Minnesota Breastfeeding CoalitionHmong Breastfeeding Initiative
Pub niam mis yog yam uas zoo tshaj rau koj thiab koj tus menyuam.
Breastfeeding is best for you and your baby
The Minnesota Breastfeeding Coalition's shared vision is to see all mothers in our state have access to information and support which enables them to give the healthiest start in life to MN’s newest citizens, regardless of race, culture, or economic status.
The Hmong video project is underway! Work groups have been meeting and filming will be taking place in September and October, 2019. Interested in participating? Have a breastfeeding story you'd like to share?
May 10th, 2019: Announcing the winners!
We held a photo and art contest to highlight breastfeeding in the Hmong community. Fan favorites on Facebook won $100 cash, random drawing awarded 2 $25 gift cards.
March 5th, 2019:
The initiative held a day-long Equity Action Lab. The workgroup developed messages and identified activities to pursue during a 100 day sprint, including a photo contest and video project. Stay tuned!
Contact us for more information or to participate in the 100 day sprint.
Birth Outcomes and Breastfeeding among Minnesota's Hmong Women
Increase access to education about and practical support for breastfeeding for mothers, family and the community
Look beyond the mother to the people and systems that support her, such as prenatal care and education, doula support, hospital
maternity care, and workplace, community, social, and family supports
Educate family members, breastfeeding-friendly work sites and childcare, peer support groups (Baby Cafes) and others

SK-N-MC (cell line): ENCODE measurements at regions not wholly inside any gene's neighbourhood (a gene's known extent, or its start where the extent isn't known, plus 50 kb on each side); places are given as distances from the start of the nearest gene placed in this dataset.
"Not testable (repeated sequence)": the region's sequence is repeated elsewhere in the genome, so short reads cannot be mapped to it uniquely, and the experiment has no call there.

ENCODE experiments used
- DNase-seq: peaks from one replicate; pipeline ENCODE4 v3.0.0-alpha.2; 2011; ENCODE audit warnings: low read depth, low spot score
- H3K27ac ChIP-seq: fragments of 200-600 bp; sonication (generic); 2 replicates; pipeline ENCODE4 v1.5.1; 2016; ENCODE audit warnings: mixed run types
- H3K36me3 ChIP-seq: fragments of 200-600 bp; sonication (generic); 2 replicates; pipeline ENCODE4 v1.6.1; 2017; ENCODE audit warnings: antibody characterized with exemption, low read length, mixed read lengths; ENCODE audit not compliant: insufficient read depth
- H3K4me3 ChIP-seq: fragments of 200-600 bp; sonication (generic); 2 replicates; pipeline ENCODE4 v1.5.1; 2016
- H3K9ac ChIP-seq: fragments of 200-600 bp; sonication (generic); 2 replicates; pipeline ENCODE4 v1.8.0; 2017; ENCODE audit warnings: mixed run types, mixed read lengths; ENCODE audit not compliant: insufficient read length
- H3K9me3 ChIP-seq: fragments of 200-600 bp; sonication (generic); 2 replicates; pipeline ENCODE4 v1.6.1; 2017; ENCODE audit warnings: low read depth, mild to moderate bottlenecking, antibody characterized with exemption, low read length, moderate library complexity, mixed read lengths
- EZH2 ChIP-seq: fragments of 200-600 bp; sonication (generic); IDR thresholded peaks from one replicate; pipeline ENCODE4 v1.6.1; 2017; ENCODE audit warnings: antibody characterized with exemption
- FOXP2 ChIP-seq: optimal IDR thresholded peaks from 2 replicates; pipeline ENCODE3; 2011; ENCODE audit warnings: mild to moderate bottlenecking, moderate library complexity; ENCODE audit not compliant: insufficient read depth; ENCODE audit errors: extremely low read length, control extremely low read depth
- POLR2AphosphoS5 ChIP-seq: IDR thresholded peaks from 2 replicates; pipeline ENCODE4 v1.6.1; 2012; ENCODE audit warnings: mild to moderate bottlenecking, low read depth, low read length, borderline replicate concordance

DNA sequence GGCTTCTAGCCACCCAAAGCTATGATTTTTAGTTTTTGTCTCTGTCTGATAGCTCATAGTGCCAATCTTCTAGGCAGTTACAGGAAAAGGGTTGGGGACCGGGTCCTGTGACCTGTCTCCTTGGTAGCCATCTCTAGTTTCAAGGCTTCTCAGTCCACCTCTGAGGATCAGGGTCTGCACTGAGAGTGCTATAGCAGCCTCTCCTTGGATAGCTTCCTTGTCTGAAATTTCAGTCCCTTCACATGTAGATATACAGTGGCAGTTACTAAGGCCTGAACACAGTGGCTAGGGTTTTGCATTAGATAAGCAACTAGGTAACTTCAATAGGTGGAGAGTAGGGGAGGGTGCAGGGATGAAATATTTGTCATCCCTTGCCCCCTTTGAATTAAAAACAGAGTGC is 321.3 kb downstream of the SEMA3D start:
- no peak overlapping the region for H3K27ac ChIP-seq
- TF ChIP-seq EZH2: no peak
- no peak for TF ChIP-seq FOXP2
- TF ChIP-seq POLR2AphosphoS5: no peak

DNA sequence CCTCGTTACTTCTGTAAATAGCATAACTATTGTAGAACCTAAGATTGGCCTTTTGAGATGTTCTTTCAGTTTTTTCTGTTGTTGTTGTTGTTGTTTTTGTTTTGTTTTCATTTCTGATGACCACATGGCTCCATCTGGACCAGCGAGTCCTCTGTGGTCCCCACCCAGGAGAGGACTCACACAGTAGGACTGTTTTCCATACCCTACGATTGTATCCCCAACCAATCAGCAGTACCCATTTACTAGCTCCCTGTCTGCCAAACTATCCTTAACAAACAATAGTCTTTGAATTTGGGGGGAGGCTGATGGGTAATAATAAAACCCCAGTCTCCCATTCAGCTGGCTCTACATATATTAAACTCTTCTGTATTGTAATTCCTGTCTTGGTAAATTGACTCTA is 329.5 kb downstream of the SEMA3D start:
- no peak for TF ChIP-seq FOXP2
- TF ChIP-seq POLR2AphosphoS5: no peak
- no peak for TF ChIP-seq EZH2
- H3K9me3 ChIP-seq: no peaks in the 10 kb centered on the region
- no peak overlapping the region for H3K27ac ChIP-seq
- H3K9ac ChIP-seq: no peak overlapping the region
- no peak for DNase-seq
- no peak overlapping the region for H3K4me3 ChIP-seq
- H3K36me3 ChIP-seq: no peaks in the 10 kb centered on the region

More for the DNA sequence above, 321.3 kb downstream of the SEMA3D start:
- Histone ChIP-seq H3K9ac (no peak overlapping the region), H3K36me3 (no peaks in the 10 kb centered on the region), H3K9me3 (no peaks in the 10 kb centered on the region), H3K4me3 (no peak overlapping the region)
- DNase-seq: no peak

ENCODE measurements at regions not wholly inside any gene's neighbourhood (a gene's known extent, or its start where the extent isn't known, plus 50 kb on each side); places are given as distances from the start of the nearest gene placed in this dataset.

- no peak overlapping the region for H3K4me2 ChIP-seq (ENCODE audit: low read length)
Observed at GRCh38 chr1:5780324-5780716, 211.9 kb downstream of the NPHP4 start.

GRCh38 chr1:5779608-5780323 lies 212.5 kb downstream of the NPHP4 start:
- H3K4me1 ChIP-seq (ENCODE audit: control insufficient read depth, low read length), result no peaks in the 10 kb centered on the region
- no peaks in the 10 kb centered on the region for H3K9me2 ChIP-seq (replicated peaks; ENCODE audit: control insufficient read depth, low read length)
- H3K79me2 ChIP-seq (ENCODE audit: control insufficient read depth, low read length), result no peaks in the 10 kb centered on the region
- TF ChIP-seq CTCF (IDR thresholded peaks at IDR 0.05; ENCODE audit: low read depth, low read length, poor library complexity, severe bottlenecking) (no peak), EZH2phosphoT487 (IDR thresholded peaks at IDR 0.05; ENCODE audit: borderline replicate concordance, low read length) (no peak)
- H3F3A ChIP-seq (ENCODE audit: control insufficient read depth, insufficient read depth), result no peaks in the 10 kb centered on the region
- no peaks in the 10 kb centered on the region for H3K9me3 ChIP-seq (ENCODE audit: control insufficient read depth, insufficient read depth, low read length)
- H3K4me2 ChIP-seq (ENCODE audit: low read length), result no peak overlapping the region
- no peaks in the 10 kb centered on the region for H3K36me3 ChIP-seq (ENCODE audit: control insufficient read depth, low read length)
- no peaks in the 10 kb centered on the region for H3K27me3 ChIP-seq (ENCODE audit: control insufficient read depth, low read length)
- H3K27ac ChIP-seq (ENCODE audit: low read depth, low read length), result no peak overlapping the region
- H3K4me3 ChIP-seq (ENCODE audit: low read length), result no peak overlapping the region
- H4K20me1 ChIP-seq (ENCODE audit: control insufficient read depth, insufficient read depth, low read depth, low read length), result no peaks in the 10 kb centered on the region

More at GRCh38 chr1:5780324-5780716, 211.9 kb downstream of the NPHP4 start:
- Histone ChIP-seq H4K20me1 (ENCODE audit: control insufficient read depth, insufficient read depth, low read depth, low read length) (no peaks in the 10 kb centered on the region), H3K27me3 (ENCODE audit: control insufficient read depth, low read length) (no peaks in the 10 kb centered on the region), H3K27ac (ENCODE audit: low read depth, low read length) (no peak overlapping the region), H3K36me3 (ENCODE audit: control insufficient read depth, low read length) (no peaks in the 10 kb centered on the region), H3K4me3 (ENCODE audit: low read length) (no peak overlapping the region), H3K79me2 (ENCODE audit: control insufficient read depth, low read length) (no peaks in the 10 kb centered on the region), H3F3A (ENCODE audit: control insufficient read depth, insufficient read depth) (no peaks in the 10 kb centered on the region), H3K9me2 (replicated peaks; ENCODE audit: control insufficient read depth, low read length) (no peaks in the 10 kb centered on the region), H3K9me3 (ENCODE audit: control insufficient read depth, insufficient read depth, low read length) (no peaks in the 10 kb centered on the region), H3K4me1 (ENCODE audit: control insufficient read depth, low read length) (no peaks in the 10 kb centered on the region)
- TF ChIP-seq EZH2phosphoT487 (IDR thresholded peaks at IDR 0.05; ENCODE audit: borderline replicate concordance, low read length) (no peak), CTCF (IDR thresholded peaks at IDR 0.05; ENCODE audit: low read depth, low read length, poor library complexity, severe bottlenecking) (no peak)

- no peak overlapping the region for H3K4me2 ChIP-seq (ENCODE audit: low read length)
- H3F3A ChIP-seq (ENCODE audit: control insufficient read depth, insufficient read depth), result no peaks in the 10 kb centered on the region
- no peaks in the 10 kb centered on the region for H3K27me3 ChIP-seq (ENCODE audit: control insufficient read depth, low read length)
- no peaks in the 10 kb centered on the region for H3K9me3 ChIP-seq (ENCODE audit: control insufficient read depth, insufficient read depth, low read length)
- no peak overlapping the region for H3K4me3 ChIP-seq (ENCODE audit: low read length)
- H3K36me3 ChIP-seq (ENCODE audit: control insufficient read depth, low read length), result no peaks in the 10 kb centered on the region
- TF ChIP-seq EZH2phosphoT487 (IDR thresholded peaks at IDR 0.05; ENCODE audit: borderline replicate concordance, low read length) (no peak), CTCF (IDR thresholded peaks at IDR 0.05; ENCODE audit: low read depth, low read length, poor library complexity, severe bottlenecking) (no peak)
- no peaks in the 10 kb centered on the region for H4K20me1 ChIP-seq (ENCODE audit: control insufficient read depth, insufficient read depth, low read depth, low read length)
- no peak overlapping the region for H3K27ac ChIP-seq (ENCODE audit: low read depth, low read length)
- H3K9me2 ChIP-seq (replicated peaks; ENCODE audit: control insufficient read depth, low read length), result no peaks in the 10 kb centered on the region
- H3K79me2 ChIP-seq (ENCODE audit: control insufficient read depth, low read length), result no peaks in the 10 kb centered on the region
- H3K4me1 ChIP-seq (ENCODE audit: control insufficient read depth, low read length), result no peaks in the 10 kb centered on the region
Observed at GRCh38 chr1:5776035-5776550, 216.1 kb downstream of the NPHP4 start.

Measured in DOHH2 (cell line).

Social Determinants in our work
MN has diverse communities with different cultural perspectives of breastfeeding practices
Access to competent, culturally appropriate prenatal and postpartum healthcare can help with breastfeeding
Healthcare providers’ training on breastfeeding
Role of formula companies in undermining breastfeeding and disproportionate distribution to communities of color
Minnesota through Hmong Eyes
The Hmong people are an ethnic group from southern China and Southeast Asian countries such as Laos, Thailand, and Vietnam. During the Vietnam War, the Hmong in Laos were recruited by the United States CIA and served as guerrilla fighters to combat the spread of communism in Asia. After the United States withdrew from Southeast Asia in 1975, many Hmong fled to Thailand to avoid government persecution due to their alliance with the United States. Many Hmong temporarily lived in refugee camps, and later returned to Laos, or immigrated to nations that accepted them. The first wave of Hmong refugees immigrated to the United States in 1975 and the last wave arrived in 2004. Today, the Twin Cities metropolitan area hosts the largest Hmong population in the United States, more than the next two largest (Fresno and Sacramento, CA) combined (Vang, 2008). In St Paul, one in ten residents is Hmong, the highest density of Hmong residents in the United States.
The first Hmong MN refugee families settled in North Minneapolis in 1975. Many Hmong refugee families also settled in St. Paul. Today, the Twin Cities hosts the largest concentration of Hmong in America.
Hmong elders, adults, and children gather together at traditional ceremonies such as weddings, funerals, and religious events. Many Hmong also annually gather at the Hmong New Year celebration usually celebrated in late November-early December. The Hmong Freedom Festival is another popular annual event, hosted in July, that draw local and out-of-state Hmong populations.